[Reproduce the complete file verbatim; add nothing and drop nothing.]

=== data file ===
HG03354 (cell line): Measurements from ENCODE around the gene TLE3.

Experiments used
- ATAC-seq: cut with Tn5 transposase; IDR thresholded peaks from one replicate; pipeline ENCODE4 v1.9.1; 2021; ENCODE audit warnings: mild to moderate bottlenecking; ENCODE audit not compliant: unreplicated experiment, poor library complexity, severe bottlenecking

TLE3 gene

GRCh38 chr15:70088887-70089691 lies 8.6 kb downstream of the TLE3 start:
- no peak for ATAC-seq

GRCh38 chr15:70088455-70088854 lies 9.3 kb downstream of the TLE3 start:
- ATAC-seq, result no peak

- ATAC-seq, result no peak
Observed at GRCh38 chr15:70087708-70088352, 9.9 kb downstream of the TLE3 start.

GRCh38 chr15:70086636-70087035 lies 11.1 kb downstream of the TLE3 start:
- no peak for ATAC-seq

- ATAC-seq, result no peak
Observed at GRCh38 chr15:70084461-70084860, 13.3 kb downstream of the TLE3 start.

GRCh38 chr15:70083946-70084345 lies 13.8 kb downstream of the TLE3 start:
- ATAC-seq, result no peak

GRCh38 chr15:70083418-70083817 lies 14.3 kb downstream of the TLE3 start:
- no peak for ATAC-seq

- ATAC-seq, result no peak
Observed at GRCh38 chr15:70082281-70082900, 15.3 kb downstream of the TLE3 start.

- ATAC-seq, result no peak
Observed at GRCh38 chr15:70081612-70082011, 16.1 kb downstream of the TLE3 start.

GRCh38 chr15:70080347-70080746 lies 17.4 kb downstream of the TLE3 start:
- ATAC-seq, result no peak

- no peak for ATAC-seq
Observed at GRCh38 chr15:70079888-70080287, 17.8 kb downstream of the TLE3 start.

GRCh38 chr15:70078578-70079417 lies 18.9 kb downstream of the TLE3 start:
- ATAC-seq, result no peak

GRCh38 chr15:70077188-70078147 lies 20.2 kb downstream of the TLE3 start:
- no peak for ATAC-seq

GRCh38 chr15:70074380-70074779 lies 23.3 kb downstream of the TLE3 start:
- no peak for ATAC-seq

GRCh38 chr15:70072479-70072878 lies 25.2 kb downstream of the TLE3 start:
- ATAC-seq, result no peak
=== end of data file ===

HG03354 (cell line): Measurements from ENCODE around the gene TLE3.

Experiments used
- ATAC-seq: cut with Tn5 transposase; IDR thresholded peaks from one replicate; pipeline ENCODE4 v1.9.1; 2021; ENCODE audit warnings: mild to moderate bottlenecking; ENCODE audit not compliant: unreplicated experiment, poor library complexity, severe bottlenecking

TLE3 gene

GRCh38 chr15:70088887-70089691 lies 8.6 kb downstream of the TLE3 start:
- no peak for ATAC-seq

GRCh38 chr15:70088455-70088854 lies 9.3 kb downstream of the TLE3 start:
- ATAC-seq, result no peak

- ATAC-seq, result no peak
Observed at GRCh38 chr15:70087708-70088352, 9.9 kb downstream of the TLE3 start.

GRCh38 chr15:70086636-70087035 lies 11.1 kb downstream of the TLE3 start:
- no peak for ATAC-seq

- ATAC-seq, result no peak
Observed at GRCh38 chr15:70084461-70084860, 13.3 kb downstream of the TLE3 start.

GRCh38 chr15:70083946-70084345 lies 13.8 kb downstream of the TLE3 start:
- ATAC-seq, result no peak

GRCh38 chr15:70083418-70083817 lies 14.3 kb downstream of the TLE3 start:
- no peak for ATAC-seq

- ATAC-seq, result no peak
Observed at GRCh38 chr15:70082281-70082900, 15.3 kb downstream of the TLE3 start.

- ATAC-seq, result no peak
Observed at GRCh38 chr15:70081612-70082011, 16.1 kb downstream of the TLE3 start.

GRCh38 chr15:70080347-70080746 lies 17.4 kb downstream of the TLE3 start:
- ATAC-seq, result no peak

- no peak for ATAC-seq
Observed at GRCh38 chr15:70079888-70080287, 17.8 kb downstream of the TLE3 start.

GRCh38 chr15:70078578-70079417 lies 18.9 kb downstream of the TLE3 start:
- ATAC-seq, result no peak

GRCh38 chr15:70077188-70078147 lies 20.2 kb downstream of the TLE3 start:
- no peak for ATAC-seq

GRCh38 chr15:70074380-70074779 lies 23.3 kb downstream of the TLE3 start:
- no peak for ATAC-seq

GRCh38 chr15:70072479-70072878 lies 25.2 kb downstream of the TLE3 start:
- ATAC-seq, result no peak